“...everybody dies in the summer.
Wanna say ya goodbyes, tell them while it's spring.

I heard everybody's dying in the summer, so pray to God for a little more spring.”

And it frustrates him that the media doesn’t seem to care about the kids being murdered in the city. There is a distinct lack of media coverage and awareness towards these issues, as he addresses this in “Paranoia:”

“They murking kids, they murder kids here
Why you think they don't talk about it? They deserted us here
Where the fuck is Matt Lauer at? Somebody get Katie Couric in here.”

Not only is Chance the Rapper vocal about gun violence in his music, but he also expresses his concern for the issue outside of the musical realm. On May 23rd, 2014, Chicago made it 24 hours without any shootings. The rapper posted a celebratory Instagram pic featuring supportive texts from his dad.

Photo Courtesy of Chance the Rapper's Instagram

Photo Courtesy of Chance the Rapper's Instagram

Following the photo was Chance’s heartfelt note about the 24 hours.

“#may23rd came and went, and we all made it. Thank you so much Chicago. Thanks to the community organizers and Radio stations that helped. And thanks Dad for teaching us to be hands on, there is no change with us. #takingbackmycity #socialexperiment”

With such a strong advocacy for less gun violence, Chance should be upset about the misrepresentation of Chicago’s bloodshed. Lee’s urbanized attempt at Greek mythology is disgraceful. It belittles the struggles of the families who are personally affected by the gun violence in Chicago. Chance the Rapper is merely vocalizing his distress towards the movie’s false representation of the loss endured by families affected by this pressing issue. 

A week later, however, Chance received backlash from Lee. In an interview with MSNBC, Lee responds to the criticisms on Twitter, pointing out Chance's faults on stance with gun violence.

"Chance the Rapper should say with full disclosure [that] his father works for the mayor. He's the chief of staff," Lee said.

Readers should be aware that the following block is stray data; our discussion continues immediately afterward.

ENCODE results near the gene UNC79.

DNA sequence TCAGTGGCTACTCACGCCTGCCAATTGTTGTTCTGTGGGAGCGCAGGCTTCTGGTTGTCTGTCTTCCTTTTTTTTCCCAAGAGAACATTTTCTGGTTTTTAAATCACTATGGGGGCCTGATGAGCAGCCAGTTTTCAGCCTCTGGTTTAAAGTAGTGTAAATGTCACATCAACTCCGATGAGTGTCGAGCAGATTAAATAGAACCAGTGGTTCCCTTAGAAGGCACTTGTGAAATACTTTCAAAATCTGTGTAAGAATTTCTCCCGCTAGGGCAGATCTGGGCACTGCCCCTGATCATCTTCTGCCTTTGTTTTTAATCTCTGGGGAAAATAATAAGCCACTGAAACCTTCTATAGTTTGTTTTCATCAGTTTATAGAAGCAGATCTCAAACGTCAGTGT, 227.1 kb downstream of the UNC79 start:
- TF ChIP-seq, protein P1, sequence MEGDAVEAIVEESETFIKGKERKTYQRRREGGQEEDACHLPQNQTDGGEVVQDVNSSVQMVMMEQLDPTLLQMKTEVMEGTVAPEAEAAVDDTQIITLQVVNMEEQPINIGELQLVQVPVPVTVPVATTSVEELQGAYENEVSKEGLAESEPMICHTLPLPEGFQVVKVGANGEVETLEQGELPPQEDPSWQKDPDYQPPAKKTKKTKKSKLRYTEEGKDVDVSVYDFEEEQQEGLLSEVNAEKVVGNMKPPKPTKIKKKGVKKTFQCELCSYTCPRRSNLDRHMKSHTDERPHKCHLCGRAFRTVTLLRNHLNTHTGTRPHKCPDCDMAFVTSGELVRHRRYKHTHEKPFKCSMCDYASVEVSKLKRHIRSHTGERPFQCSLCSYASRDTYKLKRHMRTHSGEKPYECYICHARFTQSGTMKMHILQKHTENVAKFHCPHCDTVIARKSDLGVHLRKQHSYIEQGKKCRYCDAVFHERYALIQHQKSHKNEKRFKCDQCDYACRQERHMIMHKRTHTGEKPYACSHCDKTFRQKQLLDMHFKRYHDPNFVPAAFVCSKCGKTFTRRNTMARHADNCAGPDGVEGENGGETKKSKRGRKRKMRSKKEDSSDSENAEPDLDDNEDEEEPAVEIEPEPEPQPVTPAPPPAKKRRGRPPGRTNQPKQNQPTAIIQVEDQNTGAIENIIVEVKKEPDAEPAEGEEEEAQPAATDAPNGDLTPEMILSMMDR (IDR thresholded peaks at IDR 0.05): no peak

And in light of the suspicions of Mayor Rahm hiding details from the shooting of Laquan McDonald, this puts Chance at a crossroads. He called out Lee for being an "outsider" to gun violence, but he's the son of a man affiliated with an alleged leading player of hiding police brutality in Chicago.

Along with pointing out Chance's flaws, Lee also illustrates a misconception Chance had about the film wherein he called it "exploitive." Lee notes Jennifer Hudson's involvement with Chiraq in an attempt to prove the movie's integrity. "She plays a pivotal role," Lee said. In 2008, Hudson lost her mother, her brother, and her nephew to gun violence when the husband of Hudson's sister shot them in their Chicago home. Bringing to light Hudson's personal history and her involvement with the movie begs the film's credibility on the issue. 

Regardless, people like Chance the Rapper still feel like Chiraq is a misrepresentation of the violence happening in the streets of Chicago. They feel the movie is insensitive and almost mocks the lives of those affected by gun violence. The uproar is fierce, and the boycotts and shouts of opposition speak louder than words ever could.

Blue Jean Baby, Green Card Lady

By Emily Rae Simon

Courtesy of Emily Rae Simon

Courtesy of Emily Rae Simon

When my mother was young, it was everybody's favorite game to try and guess her ethnicity.

Sicilian, French, Native American.

When the reality was, she wasn't even positive. As an adoptee in the vastly diverse city of Los Angeles, there was no sure way of understanding what exactly the formula had been of my mother's beautifully ambiguous genetic makeup.

And it was, coincidentally, nobody's goddamn business but her own. This constant pressure to be able to accurately identify her ethnic background is a prime example of how we, as humans, always feel the inherent need to categorize one another simply by our explanation for a physical attribute.

Throughout my entire adulthood, I had always paid close attention to how and why marginalization has affected my own life. This attentiveness was sparked during my first week in college at a private Midwestern university. After the first few days of classes as a freshman, I was immediately approached by a representative of a program dedicated to students of color, first-generation students, and any other category of student that seemed to need an “extra push”.

Being the daughter of an immigrant and also a first-generation college student, I was the apparent target audience for this program, and already had a meeting set up with a mentor without even having knowledge of what the program was. Upon the meeting, a very nice woman of color (also a college student) introduced herself as a mentor for this program, and explained how I have been chosen because of my status as a minority and that her only goal was to make sure I would succeed in college – just like everybody else.

Personally, I had a major issue with this.

Understanding that this program would be highly beneficial for many other students, I found it really unsettling that I was assumed at-risk or underequipped for higher education, simply because of my familial background and citizenship status. It was quite discouraging as a hopeful, energetic student to be ultimately told that you are expected to struggle for reasons that are completely out of your control.